Eliza & The Bear

This post should have been written a long time ago. It should have been written before we included Brothers Boat on our Songs Of 2012. It should have been written in December when we received a charmingly personal email from Jonathan at Six07, who was representing the band. It should have been written in back in June when we had another lovely email. This time from Paul, who plays in the band. We completely missed that first email, only stumbling across it today when searching the inbox. Such a discovery gives a bit of a sinking feeling. A feeling of missing out somewhat. But what’s done is done, no point crying over spilt milk. Instead we should look forward to February 25th, when Eliza & The Bear are releasing Upon The North/Southern Wild.

Now we are seeing things in a slightly more positive light, we should probably backtrack a little. Eliza & The Bear are a 5 piece from London: James Kellegher, Callie Noakes, Martin Dukelow, Chris Brand, Paul Kevin Jackson. The name is a bit of a mystery. There’s certainly no Eliza present, unless one of the guys have a slightly odd nickname. Eliza and the Bear is the name of a long piece of performance poetry by Eleanor Rees. It’s blurb says: “Rees’s use of fairy stories and night visions radically re-imagines the female experience through the psychic collisions of the body and our desires.” This seems slightly at odds with the uplifting nu-folk of the band. The names are perhaps more coincidence than inspiration.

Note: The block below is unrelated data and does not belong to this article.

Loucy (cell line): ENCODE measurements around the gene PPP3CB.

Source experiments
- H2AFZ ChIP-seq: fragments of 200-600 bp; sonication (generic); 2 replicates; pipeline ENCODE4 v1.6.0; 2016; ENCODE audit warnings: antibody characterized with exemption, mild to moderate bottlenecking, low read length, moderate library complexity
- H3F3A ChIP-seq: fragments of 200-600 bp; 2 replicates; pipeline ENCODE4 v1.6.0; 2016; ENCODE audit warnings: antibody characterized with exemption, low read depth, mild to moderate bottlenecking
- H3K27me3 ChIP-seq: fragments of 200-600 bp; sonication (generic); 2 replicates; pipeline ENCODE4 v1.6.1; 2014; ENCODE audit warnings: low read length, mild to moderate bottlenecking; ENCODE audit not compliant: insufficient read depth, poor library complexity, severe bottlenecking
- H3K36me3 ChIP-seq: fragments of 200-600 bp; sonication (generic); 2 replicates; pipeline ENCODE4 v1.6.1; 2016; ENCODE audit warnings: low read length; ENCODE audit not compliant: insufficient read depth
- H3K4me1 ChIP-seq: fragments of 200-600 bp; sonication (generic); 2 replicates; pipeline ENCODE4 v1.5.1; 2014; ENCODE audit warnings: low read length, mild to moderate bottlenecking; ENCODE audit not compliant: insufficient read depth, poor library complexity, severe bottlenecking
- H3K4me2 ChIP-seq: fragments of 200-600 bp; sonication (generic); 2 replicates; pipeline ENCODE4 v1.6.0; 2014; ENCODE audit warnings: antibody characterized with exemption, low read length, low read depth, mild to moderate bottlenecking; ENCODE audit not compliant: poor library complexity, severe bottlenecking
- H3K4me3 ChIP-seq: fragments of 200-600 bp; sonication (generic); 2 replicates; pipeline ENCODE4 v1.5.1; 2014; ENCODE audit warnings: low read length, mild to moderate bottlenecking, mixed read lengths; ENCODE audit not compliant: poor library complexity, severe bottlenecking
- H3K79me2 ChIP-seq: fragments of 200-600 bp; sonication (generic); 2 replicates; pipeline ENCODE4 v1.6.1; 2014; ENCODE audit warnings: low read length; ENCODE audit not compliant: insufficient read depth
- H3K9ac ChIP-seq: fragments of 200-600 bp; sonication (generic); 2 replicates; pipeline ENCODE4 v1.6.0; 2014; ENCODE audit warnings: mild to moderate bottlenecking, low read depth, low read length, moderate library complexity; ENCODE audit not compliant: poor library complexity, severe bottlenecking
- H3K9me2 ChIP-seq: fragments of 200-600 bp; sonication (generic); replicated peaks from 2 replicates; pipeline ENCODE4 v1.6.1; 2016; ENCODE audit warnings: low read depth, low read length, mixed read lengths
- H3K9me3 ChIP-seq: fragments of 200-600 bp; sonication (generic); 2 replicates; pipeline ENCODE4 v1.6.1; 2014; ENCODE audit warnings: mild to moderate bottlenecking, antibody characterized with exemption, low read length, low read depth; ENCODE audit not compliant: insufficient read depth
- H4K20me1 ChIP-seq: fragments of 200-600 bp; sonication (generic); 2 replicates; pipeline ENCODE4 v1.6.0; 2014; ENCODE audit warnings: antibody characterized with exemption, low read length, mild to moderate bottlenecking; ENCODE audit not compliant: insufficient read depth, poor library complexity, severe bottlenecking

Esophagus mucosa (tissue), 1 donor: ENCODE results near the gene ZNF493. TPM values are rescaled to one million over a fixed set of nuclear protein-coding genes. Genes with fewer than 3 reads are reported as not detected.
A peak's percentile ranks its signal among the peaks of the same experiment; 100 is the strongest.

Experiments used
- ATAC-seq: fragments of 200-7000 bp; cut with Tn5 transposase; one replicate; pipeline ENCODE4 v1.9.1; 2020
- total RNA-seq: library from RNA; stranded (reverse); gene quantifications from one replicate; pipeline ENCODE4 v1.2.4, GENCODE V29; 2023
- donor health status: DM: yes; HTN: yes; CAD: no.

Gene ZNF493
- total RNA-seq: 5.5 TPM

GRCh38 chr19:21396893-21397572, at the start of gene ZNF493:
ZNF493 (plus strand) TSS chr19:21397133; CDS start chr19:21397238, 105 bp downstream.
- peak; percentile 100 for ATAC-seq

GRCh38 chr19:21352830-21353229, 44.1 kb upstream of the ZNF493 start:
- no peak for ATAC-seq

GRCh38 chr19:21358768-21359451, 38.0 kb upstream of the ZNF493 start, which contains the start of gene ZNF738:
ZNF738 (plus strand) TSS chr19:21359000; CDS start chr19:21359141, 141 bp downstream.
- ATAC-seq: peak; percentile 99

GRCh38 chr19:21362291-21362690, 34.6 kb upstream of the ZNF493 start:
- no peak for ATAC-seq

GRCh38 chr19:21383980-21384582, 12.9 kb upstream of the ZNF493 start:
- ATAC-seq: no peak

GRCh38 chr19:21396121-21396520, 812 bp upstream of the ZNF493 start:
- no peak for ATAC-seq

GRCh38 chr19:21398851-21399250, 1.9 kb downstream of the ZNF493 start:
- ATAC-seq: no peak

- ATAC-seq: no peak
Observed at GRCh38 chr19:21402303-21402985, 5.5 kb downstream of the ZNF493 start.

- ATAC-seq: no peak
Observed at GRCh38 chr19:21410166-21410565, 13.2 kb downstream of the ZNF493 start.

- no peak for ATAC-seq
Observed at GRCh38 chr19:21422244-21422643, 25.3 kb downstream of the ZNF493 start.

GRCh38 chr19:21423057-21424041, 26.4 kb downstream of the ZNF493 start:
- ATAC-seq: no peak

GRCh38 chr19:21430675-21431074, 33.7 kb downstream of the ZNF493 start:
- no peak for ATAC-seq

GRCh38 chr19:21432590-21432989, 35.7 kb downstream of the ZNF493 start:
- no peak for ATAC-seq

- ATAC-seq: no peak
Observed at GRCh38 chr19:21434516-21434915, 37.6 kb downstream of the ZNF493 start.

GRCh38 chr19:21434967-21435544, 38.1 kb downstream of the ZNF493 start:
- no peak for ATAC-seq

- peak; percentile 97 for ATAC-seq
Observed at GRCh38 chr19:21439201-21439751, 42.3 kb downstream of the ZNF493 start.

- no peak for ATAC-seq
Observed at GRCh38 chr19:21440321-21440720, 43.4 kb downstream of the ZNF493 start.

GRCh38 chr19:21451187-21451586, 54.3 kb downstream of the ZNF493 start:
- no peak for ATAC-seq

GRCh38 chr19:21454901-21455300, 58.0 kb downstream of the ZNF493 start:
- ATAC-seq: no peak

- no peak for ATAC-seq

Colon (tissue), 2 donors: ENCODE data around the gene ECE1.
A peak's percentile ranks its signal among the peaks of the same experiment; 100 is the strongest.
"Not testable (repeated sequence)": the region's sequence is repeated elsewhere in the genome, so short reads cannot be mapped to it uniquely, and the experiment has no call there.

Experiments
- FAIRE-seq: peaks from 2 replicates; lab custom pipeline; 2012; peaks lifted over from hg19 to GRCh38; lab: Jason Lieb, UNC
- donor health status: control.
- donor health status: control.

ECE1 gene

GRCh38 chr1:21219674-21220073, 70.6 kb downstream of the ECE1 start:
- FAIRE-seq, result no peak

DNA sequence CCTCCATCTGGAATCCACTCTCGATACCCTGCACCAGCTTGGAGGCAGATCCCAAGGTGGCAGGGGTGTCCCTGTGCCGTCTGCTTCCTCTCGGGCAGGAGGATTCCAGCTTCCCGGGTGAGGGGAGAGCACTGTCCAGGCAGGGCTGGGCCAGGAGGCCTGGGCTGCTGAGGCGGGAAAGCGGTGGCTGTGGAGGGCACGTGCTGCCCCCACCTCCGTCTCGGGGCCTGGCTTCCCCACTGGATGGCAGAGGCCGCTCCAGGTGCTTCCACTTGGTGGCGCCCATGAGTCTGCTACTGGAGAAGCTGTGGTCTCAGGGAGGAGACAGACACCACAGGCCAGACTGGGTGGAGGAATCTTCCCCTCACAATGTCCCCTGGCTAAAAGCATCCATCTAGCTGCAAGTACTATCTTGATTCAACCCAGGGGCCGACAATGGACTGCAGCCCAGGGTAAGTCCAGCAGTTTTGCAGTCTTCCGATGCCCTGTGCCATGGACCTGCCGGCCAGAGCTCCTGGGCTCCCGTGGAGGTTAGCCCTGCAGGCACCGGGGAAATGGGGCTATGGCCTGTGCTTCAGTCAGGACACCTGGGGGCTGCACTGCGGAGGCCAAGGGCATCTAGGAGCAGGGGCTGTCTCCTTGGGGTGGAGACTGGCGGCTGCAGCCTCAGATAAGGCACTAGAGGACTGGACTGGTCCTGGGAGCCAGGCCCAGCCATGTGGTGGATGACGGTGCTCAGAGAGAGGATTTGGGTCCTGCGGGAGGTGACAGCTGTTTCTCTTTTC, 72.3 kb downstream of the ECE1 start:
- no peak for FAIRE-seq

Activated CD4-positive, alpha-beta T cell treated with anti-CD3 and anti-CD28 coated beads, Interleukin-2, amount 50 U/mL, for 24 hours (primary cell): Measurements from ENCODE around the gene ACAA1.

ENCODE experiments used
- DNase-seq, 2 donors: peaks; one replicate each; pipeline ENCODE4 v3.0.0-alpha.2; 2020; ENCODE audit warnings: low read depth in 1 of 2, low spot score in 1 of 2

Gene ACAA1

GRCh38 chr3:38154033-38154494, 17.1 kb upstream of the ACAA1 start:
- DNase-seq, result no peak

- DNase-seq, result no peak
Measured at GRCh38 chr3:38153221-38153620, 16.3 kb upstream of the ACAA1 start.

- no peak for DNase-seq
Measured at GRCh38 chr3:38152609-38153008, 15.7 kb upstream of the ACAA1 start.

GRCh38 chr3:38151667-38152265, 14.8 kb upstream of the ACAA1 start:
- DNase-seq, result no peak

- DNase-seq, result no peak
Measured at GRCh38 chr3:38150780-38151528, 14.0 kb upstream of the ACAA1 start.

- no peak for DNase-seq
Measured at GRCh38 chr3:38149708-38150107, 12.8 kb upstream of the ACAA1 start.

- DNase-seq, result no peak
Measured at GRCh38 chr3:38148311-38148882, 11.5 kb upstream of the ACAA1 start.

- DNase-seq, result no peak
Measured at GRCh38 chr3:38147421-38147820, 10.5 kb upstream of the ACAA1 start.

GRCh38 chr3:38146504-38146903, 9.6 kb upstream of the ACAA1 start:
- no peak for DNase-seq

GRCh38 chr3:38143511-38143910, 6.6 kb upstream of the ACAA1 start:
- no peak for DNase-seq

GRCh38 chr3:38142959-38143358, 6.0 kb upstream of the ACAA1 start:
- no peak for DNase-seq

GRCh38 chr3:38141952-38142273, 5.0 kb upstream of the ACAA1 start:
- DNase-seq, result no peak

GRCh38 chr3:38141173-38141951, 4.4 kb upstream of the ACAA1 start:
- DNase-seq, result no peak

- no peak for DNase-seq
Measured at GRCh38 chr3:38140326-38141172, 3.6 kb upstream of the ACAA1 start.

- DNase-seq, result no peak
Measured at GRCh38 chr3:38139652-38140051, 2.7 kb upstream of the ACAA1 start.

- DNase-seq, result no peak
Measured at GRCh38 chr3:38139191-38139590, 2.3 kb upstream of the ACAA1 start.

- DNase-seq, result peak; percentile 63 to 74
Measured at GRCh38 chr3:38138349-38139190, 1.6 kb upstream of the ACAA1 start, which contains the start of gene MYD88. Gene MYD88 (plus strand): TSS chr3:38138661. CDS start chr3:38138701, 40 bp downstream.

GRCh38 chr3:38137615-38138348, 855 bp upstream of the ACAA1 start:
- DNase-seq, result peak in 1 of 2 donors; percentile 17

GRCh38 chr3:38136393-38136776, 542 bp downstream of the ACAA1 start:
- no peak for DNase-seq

Eliza & The Bear describe themselves as alt-rock/indie, but our mind there is a definite folk element. Richly textured arrangements, stomping choruses and vocal harmonies all make for some pretty powerful tracks. On the one hand the soaring choruses are reminiscent of Dry The River (they used the same producer). On the other there’s a far earthier and less biblical feel to these guys, both lyrically and sonically.  Brothers Boat is still available for free, you’d be foolish not to grab it HERE. The Southern Wild is uplifting from the off, a good brass section often seems to have the effect. Forget tapping along, this track makes you want to stomp. Upon The North has a similar effect. But it’s choruses seem fuller and more powerful. There’s a consistent quality to the tracks yet enough variety keeps things interesting. That’s no mean feat. 2013 could be a good year for these guys.

W

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